September 1446 or 1447
Mordecai Finzi's copy of a work by Averroes

THIS MANUSCRIPT is a handwritten copy of two treatises of Averroes 'Middle Commentary on Aristotle's scientific works, On Generation and Corruption and Meteorology, translated from Arabic into Hebrew by Kalonymos ben Kalonymos at the end of 1316 in Arles (Provence). The copy, written in an elegant current semi-cursive Italian script, was produced, according to the scribe's inscription in a minute script at the end of the first treatise, by Mordecai Finzi in Mantua. The completion date of the first work's copying is rendered as: 18 September of the year [5]207 [of the creation]. However, the Jewish year 5207 ran from 22 September 1446 to 10 September 1447.Probably the copyist erred in the date, mixing the Christian day of the month and the Jewish year (an error in the Christian day seems more likely than one in the Jewish year), completing his work either in September 1446 or September 1447.
Mordecai ben Abraham Finzi did not mention for whom the copy was made, but there is little doubt that it was for his own use. A scion of an Italian banking family, he was a renowned physician, scholar, author and translator of scientific works in astronomy, mathematics and astrology. [1] It is tempting to ascribe to him the anonymous Tables for the Length of Daylight, printed by Abraham Conat in Mantua in the mid-I470s, as Moritz Steinschneider did, of which the Bibliotheca Rosenthaliana owns one of only two known copies.
The Rosenthaliana manuscript is not the only copy in Finzi's own handwriting which has survived to the present or at least until recently. There are another seven manuscripts which were written by him between 1441 and 1473 in northern Italy, particularly in Mantua. Three of the manuscripts are neat copies of his own translations, one contains mainly his own writings, and three are copies of scientific and medical works he copied for his own use, as did many other Jewish scholars.
In 1441 in Mantua, Finzi produced MS. Oxford, BodIeian Library, Lyell 96 (not included in Adolf Neubauer's Catalogue). The manuscript contains Finzi's translation and redaction of the Oxford Tables (astronomical tables drawn up for Oxford by John Batecombe in 1348). Finzi indicates in his colophon that the translation was carried out 'with the assistance of a non-Jew'.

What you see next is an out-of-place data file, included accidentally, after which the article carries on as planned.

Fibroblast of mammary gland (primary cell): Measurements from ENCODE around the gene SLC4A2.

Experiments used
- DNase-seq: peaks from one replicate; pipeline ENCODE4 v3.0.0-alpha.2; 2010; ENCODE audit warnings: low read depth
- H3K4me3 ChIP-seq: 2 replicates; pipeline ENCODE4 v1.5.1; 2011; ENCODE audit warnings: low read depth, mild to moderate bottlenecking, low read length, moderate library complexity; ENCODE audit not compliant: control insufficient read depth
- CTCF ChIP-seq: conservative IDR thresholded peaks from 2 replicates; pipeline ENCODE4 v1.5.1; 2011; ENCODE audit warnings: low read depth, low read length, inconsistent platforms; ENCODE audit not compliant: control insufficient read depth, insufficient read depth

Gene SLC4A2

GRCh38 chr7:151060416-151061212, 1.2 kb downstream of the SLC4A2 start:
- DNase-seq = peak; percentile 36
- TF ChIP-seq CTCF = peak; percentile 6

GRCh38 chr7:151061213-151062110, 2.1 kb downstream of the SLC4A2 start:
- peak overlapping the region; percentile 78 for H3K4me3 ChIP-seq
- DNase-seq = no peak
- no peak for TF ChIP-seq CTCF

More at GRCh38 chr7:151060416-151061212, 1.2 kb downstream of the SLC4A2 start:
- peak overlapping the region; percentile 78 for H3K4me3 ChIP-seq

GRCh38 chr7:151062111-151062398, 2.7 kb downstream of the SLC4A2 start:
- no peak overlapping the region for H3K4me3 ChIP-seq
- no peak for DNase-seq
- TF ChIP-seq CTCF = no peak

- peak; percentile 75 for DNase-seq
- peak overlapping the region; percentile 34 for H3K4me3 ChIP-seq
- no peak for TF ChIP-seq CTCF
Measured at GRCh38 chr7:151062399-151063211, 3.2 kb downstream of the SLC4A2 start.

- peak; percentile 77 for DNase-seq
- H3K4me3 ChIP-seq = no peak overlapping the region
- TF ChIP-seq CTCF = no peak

Another autograph manuscript is found in Oxford's Bodleian Library, MS. MICH. 350, fols. 1-64, 83 - 96, which contains a compilation of some ten short writings, mainly in astronomy, but also in mathematics and astrology, composed and copied by Finzi on parchment quires in the course of several years. One of the works (fols. 54r - 61v) was completed on 21 June 1446 in Mantua. On fol. 22v the year 1463/1464 is mentioned, and a marginal note on fol. 49r refers to the year 1469/1470.
In Mantua on the eve of 13 December 1446, Finzi completed the copying of three philosophical works (MS. Cambridge, Trinity College, F. 12.35). The copy was produced for his own use, as he explicitly states in the colophon. MS. Berlin, Staatsbibliothek, OR. 4° 648 (Steinschneider Catalogue no. 119), fols. 120 v, line 11- fol. 148 r, is another surviving example of Finzi's scribal activity and again an owner-produced book. Finzi completed the copying of another philosophical work (by Ibn Tufayl), the beginning of which was copied by a different scribe in a Sephardi script. He finished his copying in Viadana (Mantua province) on 24 January 1460.
According to A. Z. Schwarz the manuscript HS. IV, kept at the library of the Jewish community in Vienna until the Second World War, contained a compilation of medical treatises copied by Finzi on 28 January 1446 in Legnago (Verona province), indicating Finzi's presence in another region of northern Italy in 1446. [2]
The last extant dated manuscript copied by Finzi was written in Mantua again. MS. Jerusalem, Jewish National and University Library, Heb. 8° 39I5 is a neat copy of Finzi's own translation of Algebra attributed to Dardi of Pisa. Finzi started the translation in Mantua on 24 November 1473, and the neat copy was made some time later. An additional autograph manuscript undoubtedly written by Finzi is an undated copy of his own translation of the Algebra of Abu Kanil in MS. Mantua, Jewish community, 17.
Notes written in the margins of several scientific and philosophical manuscripts are signed by Mordecai Finzi or bear his acronym. These attest, together with the manuscripts copied by him, to the scribal activity and intensive use of books of a Jewish scientist and author in fifteenthcentury Italy.



[1] On the original scientific writings of Finzi, see the recent article by Y. Tsvi Langermann, 'The Scientific Writings of Mordecai Finzi, Italia 7 (1988) P. 7-44.
[2,] A.Z. Schwarz, Die hebräische Handschriften in Österreich. [...] IIA (New York 1973) No. 298, p. 29-34.


M.Beit-Arié, 'The Codicological Data-Base of the Hebrew Paleography Project: a Tool for Localising and Dating Hebrew Medieval Manuscripts', Hebrew Studies, Papers Presented at a Colloquium on Resources for Hebraica Held at the School of Oriental and African Studies, University of London, 11-13 September 1989/11-13 Elul 5749. (British Library Occasional Papers 13, London 1991), 165-197.